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Don’t hesitate. To ask, to prepare, to begin, to take risks, to lean, to move on, to be scared, to be stubborn, to speak. Not hesitating doesn't mean acting without thinking. Not hesitating means acting in such a way that, whatever the consequences, you live without regrets — taking the outcomes of your actions, or lack thereof, for what comes, learning from poor choices and looking forward to applying those experiences to the future. You don’t make mistakes, you only make poor choices. High school doesn't prepare you for life. It might prepare you academically, but college will be a culture shock. Don’t panic. Don’t hesitate to ask for help, to learn to discipline yourself, to learn better note-taking skills, to learn to plan ahead, to start early, to read quickly and summarize often. Don’t hesitate to get involved early, to apply for scholarships despite the mind-numbing process, to eat healthy and get fit. And don’t hesitate to ask that girl out. She likes you, too. Don’t hesitate. Learn from every situation and experience, grow and help others. Don’t hesitate, because if you do, you will have regrets.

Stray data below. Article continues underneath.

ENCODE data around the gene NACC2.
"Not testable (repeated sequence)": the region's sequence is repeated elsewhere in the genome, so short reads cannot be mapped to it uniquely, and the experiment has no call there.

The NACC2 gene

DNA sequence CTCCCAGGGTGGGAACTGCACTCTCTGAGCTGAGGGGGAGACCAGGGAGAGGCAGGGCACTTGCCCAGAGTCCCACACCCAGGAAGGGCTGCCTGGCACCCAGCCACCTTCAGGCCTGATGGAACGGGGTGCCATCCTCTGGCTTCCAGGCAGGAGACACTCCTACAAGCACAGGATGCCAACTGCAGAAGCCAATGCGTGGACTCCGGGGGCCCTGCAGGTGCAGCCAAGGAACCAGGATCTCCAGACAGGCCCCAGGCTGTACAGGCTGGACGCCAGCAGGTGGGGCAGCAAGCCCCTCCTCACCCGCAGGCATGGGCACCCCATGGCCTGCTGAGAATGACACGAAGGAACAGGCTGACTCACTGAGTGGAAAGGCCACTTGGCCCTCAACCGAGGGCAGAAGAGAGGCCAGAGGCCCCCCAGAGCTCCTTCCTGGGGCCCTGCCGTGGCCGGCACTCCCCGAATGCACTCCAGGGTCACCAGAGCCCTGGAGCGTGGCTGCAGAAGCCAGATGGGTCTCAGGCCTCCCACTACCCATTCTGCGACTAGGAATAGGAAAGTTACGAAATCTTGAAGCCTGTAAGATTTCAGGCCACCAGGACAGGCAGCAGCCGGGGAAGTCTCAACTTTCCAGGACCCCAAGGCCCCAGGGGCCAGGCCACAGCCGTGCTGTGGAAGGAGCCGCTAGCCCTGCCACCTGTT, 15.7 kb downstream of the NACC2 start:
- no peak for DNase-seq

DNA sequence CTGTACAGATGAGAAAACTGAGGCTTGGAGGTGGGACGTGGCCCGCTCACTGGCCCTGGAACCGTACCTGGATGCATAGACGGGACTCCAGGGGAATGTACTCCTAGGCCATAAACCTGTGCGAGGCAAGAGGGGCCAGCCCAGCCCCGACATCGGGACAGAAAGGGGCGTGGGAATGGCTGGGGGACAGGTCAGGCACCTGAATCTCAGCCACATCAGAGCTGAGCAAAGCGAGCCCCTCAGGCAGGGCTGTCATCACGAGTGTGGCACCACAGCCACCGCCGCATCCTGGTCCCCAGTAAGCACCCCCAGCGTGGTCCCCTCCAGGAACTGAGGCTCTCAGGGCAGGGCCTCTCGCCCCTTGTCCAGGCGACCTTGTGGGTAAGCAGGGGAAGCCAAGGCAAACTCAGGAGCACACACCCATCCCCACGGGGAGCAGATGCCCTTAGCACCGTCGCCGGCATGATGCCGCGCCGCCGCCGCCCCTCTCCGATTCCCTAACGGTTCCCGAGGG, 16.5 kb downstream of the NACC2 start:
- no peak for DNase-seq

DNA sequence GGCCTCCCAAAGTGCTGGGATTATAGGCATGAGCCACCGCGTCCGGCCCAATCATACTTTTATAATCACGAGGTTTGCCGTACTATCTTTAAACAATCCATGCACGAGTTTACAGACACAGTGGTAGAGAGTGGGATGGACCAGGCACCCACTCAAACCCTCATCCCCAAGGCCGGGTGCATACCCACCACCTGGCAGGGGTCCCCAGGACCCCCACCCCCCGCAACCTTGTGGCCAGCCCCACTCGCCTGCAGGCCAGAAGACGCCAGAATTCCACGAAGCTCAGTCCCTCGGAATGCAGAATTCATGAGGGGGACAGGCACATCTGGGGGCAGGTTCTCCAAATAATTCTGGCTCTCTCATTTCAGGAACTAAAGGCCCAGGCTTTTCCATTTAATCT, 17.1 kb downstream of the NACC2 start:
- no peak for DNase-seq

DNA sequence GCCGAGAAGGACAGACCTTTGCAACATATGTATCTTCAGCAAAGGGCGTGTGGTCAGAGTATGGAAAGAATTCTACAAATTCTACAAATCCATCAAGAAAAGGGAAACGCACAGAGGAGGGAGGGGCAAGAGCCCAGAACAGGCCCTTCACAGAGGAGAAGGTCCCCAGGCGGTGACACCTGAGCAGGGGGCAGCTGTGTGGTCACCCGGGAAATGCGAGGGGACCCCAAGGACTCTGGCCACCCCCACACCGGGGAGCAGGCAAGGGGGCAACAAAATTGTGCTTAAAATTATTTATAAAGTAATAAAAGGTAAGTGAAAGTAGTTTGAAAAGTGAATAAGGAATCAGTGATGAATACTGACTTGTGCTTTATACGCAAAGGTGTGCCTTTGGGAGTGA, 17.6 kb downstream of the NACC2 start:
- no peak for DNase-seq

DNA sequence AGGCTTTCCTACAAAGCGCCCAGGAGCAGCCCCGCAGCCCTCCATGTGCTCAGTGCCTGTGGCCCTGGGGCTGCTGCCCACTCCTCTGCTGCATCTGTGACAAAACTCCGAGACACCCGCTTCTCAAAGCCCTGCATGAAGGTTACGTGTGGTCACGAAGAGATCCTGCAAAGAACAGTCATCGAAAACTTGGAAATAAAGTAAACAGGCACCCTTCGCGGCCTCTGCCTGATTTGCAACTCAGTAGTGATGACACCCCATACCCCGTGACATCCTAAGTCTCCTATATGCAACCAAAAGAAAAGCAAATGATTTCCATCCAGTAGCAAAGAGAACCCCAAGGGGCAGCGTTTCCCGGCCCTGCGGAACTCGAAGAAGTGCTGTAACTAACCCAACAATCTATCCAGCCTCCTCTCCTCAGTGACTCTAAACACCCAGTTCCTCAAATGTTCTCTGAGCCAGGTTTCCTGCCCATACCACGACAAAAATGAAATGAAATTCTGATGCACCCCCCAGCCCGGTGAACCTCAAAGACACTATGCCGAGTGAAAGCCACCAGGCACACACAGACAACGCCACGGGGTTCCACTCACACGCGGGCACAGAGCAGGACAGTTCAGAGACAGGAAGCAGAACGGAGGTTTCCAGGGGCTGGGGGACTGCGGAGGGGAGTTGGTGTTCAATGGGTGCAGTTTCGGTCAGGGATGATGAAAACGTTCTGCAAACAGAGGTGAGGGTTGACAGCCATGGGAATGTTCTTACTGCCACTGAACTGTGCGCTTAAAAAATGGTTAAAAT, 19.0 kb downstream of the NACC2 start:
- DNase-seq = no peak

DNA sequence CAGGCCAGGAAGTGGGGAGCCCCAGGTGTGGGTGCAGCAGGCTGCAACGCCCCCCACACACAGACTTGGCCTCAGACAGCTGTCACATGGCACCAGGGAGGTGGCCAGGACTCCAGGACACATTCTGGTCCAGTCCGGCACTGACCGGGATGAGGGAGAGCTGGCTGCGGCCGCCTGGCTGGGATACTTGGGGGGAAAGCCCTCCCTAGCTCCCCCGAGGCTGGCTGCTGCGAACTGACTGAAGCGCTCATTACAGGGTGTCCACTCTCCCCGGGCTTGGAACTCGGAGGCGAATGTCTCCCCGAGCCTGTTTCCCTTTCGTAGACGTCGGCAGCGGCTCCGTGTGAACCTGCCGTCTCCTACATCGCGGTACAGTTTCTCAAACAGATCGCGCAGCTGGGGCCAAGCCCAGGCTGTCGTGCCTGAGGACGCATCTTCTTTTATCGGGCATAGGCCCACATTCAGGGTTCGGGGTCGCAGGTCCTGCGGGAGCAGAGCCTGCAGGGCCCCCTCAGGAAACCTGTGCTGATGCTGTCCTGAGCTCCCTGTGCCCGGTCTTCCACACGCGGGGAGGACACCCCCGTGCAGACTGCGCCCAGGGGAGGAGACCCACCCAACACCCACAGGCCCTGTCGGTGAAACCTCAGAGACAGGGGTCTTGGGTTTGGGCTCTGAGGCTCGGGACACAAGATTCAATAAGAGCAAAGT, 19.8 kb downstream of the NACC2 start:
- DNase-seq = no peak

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The first piece of advise that i would give myself is to start applying for as many scholarships as possible. The financial burden of attending college strictly on government loans can be overwhelming once you graduate and have to start paying the loans back. Also, regardless of how tempting it may be, or how many free t-shirts and phone cards they offer you, do not apply for credit cards while in college. Furthermore, take each class seriously and protect your GPA. As you get further into your college career it becomes increasingly harder to rebound from bad grades and improve your GPA. Plus, you may miss opportunities to study abroad in your major becuase your cumulative GPA fell below the requirement to go. Do not be fooled to think that once you finish college that you will get a high paying, corner office job in your major field. The reality is, many people coming out of college don't find jobs in their major and start of at an entry level position. So, enjoy college life while you can becuase beyond those doors lies a hardened world that can snatch your dreams, happiness, and joy if you allow it.